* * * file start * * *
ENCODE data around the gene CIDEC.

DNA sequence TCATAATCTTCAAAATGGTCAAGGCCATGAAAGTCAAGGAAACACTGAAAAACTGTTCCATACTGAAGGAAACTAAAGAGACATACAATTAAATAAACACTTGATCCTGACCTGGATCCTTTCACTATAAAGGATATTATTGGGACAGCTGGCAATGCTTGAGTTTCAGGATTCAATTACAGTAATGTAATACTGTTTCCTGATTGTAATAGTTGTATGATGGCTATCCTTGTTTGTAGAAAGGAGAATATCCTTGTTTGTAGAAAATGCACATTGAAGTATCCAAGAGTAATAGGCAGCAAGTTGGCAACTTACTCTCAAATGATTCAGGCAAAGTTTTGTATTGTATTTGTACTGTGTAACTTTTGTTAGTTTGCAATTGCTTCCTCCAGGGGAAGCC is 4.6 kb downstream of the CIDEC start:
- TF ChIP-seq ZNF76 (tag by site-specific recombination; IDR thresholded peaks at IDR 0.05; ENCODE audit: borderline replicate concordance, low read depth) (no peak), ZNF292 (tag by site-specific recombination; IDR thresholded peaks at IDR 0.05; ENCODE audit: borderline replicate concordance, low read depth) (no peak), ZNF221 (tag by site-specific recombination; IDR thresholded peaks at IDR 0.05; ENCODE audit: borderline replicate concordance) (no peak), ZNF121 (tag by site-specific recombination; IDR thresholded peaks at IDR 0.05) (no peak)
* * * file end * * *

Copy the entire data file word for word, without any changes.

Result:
ENCODE data around the gene CIDEC.

DNA sequence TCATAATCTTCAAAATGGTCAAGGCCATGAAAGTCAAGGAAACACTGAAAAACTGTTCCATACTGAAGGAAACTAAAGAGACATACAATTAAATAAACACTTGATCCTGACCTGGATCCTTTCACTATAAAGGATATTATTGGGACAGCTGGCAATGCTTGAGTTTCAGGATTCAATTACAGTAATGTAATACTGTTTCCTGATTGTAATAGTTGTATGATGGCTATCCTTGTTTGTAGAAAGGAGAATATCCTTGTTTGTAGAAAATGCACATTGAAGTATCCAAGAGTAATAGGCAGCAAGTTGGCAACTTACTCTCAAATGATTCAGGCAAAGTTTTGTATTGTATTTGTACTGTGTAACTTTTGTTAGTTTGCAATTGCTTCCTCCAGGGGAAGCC is 4.6 kb downstream of the CIDEC start:
- TF ChIP-seq ZNF76 (tag by site-specific recombination; IDR thresholded peaks at IDR 0.05; ENCODE audit: borderline replicate concordance, low read depth) (no peak), ZNF292 (tag by site-specific recombination; IDR thresholded peaks at IDR 0.05; ENCODE audit: borderline replicate concordance, low read depth) (no peak), ZNF221 (tag by site-specific recombination; IDR thresholded peaks at IDR 0.05; ENCODE audit: borderline replicate concordance) (no peak), ZNF121 (tag by site-specific recombination; IDR thresholded peaks at IDR 0.05) (no peak)